May 1963 Radio-Electronics
[Table of Contents]
Wax nostalgic about and learn from the history of early electronics.
See articles from Radio-Electronics,
published 1930-1988. All copyrights hereby acknowledged.
A while back, I posted the "Battery
Types and Their Characteristics" article from the April 1973 issue of Popular
Electronics magazine. While preparing it I ran across Eric Wrobble's
vintage battery collection.
All of the battery types shown in the lead photo of this 1963 Radio−Electronics
"Inside the Dry Cell" article can be found amongst them. Back in the day, energy
storage density was low compared to the chemistries employed in modern cells. Nickel
cadmium (NiCad) dominated the rechargeable battery market for dry cell types. Lead-acid
cells did and still do pack a lot of energy into a given volume of space, but they
are very heavy and can be potentially destructive if the electrolyte finds it way
outside the shell. In the early days of radio controlled model airplanes, wet cells
were often used for powering the airborne electronics, and many otherwise survivable
crashes resulted in loss of the model because acid leaked from a crack in the battery
pack. Today, lithium polymer (LiPo) and lithium ion (Li-Ion) cells and battery packs
rule the portable electrical device world. They pack an enormous amount of energy
into a volume, recharge quickly, and are very safe... at least until a breach in
the containment wrapper permits humid air or water to come into contact with the
lithium, or improper charging causes thermal runaway and the whole thing bursts
into flames. There were very few -if any - reports of any of the dry cell varieties
shown here catching fire.
Inside the Dry Cell
By Gordon E. Kaye*
Dry cells can look alike but be very different inside. Left to right, size-D
cells for: radio use, flashlights, photography, heavy-duty service, transistor radios,
all-purpose (manganese) and a mercury transistor battery. In the center, of course,
the familiar little hearing-aid or miniature-radio mercury cell.
What is the difference between a zinc-carbon and an alkaline cell? How do they
both differ from a mercury cell? And what does it mean to the service technician
or battery user?
Fig. 1 - Cross-section of typical size-D zinc-carbon cell.
Universal battery exists for every application in today's electronics. The user
must consider what he needs from a battery system. Then he can choose the battery
on the basis of electrical characteristics and physical dimensions.
First, we have to ask: What is a dry cell? We hear such titles as "energizer"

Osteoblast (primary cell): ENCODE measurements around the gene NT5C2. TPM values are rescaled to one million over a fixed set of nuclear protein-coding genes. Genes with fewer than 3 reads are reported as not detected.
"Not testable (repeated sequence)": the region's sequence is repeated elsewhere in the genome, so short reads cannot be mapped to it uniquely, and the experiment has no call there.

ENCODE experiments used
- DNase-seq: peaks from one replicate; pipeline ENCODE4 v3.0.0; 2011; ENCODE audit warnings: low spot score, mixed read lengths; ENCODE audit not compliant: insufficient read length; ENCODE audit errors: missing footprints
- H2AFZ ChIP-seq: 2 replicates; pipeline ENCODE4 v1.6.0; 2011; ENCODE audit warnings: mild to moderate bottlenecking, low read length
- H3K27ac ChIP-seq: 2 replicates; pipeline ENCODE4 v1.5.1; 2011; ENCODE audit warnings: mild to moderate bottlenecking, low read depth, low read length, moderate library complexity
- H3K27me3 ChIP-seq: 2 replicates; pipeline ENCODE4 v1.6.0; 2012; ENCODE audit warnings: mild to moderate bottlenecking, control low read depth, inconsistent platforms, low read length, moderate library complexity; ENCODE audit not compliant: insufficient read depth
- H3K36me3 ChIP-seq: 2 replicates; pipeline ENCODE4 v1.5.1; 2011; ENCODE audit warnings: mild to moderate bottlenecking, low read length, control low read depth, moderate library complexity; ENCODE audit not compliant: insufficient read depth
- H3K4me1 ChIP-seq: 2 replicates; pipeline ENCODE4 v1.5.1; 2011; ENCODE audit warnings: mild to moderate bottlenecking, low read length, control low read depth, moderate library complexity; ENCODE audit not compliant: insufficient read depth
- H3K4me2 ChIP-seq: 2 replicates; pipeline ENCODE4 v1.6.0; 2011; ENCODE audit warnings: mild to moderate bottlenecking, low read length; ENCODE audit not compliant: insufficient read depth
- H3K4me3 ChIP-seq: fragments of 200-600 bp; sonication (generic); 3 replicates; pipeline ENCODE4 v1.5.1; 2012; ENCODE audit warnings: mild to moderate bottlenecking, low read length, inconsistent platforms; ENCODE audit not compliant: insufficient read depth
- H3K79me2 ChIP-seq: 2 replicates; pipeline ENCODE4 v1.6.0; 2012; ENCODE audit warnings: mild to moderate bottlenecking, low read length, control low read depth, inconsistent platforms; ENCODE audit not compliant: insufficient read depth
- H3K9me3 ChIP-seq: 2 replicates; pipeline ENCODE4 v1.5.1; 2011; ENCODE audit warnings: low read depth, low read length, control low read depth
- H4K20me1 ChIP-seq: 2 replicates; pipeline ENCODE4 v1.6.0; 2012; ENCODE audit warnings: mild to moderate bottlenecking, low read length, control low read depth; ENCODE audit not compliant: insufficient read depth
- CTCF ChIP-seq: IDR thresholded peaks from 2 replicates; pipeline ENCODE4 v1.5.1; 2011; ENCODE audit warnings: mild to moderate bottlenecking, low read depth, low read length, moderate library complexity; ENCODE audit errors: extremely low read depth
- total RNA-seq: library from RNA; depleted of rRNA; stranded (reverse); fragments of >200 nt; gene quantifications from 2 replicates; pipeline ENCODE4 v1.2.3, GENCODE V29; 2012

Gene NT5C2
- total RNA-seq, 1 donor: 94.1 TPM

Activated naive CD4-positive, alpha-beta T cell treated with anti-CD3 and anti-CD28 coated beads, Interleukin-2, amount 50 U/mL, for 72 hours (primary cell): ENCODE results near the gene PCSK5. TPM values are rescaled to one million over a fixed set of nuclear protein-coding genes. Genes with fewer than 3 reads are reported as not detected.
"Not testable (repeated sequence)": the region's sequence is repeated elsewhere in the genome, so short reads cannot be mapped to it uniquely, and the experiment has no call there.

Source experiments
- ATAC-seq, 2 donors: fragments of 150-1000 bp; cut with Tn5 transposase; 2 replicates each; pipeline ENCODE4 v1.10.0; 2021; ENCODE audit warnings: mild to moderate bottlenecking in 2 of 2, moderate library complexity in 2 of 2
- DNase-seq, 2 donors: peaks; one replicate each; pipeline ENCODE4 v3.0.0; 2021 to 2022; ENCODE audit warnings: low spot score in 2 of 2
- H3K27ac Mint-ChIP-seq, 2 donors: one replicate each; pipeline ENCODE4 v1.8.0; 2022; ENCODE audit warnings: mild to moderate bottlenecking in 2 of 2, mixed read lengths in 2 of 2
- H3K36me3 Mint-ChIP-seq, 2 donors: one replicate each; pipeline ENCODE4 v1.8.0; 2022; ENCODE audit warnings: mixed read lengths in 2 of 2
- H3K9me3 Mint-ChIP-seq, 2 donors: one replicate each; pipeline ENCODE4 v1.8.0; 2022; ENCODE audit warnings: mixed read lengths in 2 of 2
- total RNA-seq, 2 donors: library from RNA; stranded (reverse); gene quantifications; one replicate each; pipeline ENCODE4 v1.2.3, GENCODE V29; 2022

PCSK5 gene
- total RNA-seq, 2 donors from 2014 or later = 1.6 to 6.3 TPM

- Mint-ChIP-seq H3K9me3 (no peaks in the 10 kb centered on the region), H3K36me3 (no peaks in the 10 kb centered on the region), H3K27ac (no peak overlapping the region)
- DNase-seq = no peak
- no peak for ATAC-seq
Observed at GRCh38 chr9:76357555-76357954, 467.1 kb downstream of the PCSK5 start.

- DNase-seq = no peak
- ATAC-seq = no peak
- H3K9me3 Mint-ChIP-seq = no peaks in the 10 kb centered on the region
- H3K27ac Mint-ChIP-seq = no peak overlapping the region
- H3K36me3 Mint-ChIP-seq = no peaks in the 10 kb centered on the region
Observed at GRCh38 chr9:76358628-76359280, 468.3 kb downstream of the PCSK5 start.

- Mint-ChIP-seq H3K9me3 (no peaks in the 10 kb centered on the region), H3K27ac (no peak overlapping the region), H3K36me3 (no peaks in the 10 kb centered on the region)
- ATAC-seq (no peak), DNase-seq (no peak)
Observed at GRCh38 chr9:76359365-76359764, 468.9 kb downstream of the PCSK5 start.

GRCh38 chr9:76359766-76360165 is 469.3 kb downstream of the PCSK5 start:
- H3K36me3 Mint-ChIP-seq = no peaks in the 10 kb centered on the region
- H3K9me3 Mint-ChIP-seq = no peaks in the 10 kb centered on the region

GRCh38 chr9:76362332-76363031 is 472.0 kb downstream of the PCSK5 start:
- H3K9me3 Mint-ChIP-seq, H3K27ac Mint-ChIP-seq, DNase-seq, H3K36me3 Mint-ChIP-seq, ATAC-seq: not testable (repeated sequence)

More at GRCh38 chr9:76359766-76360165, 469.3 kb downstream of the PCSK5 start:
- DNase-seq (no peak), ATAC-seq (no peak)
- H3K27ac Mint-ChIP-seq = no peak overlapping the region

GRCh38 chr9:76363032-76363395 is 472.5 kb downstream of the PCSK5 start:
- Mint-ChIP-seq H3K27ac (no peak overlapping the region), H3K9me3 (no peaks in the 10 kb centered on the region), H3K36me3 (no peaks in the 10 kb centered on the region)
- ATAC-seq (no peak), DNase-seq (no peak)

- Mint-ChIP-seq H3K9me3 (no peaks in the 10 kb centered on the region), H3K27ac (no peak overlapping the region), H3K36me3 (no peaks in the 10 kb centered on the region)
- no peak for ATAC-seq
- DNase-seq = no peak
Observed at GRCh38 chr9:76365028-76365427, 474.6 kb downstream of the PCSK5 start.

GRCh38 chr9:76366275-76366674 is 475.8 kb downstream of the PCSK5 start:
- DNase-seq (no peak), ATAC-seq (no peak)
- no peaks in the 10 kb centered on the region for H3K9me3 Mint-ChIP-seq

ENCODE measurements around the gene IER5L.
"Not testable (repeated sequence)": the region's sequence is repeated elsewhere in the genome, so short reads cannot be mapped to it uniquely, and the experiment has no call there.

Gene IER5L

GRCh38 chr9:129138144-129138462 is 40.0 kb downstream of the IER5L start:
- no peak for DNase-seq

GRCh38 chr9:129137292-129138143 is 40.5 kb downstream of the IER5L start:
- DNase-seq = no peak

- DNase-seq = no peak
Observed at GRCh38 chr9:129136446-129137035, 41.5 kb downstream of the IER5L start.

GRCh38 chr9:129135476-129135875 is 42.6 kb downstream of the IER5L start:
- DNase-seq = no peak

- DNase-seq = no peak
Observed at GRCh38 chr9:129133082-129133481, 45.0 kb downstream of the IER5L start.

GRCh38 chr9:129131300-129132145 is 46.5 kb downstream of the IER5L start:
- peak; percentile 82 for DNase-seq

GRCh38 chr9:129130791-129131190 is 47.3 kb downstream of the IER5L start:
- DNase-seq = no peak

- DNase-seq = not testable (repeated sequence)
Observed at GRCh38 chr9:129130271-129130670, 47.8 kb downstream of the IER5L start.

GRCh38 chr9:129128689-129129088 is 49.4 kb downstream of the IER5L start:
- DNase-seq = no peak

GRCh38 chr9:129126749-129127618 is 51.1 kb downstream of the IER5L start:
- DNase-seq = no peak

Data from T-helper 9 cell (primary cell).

and "activator", and even "alkaline energizer", and we all know that there is a
mercury battery. How do these cells differ, and why?
Dry primary (nonrechargeable) cells and batteries convert chemical energy into
electrical energy, on periodic or continuous demand, over a long storage period.
They are "dry" only because their liquid acid or alkali electrolyte is held in a
All commercially available dry cells produce their electrical energy by oxidizing
or corroding an active metal, such as zinc, in an electrolytic solution. Zinc is
the negative terminal and is called the anode. The oxygen which corrodes it comes
from an oxide of mercury (HgO) or of manganese (MnO2). These oxides form
the positive terminal or cathode. (Note well that the carbon "positive pole" of
a dry cell takes no part in the reaction - it is simply a convenient conductor.)
The cathode is also called the depolarizer since its oxygen depolarizes or reacts
with the hydrogen formed at the anode. This removes a cause of high internal resistance
at this terminal.
We will stay with the three types of commercially available primary dry cells
generally found in electronic devices. These are the Leclanché, or zinc-carbon,
the manganese-alkaline-zinc and the mercury cell.
Zinc-carbon (Leclanché) cell
The Leclanché cell provides an average of 20 watt-hours per pound in most
applications. It is inefficient at heavy loads and will probably provide about 10
watt-hours per pound in heavy-duty service. At very light loads, 25 watt-hours per
pound is available.
A typical cell is shown in Fig. 1. Chemically this cell consists of manganese
dioxide (MnO2) as the active cathode and depolarizer, sal ammoniac (ammonium
chloride) as an electrolyte, with additions of zinc chloride and mercuric chloride
in water. These are blended with graphite or carbon black in a mix. This carbon
black actually takes no part in the reaction, but is used to improve current-carrying
capacity in the partially conductive MnO2 depolarizer, and to serve as
an absorbent for the electrolyte. The inert, porous carbon rod down the center acts
both as a positive terminal and a gas vent. An extruded zinc container serves as
The relatively impure, low-cost MnO2 is a cause of poor shelf life.
The impurities in this natural ore cause side reactions which in time degrade the
A very pure synthetic MnO2 has been developed to provide a more efficient
oxygen-bearing material. When blended with natural ore, this electro-ore can improve
The Leclanché cell requires constant venting to relieve internal pressure.
However, venting lets water vapor escape from the cell at higher temperatures. This
in turn raises the internal resistance by drying out the electrolyte. The overall
low shelf life of the zinc-carbon system is partly due to these slow internal losses,
and in smaller cells the problems become aggravated.
The MnO2 depolarizer gives up only 30-50% of its available oxygen.
It is rapidly converted to Mn2O3 a compound much less conductive
than the original. This accounts for the sharp drop in voltage with discharge time.
The Leclanché cell suffers from oxygen starvation during the latter part of its
life. Since there is some remaining zinc in the can, the chemical reaction continues
and hydrogen accumulates when the load is left on the cell. The pressure developed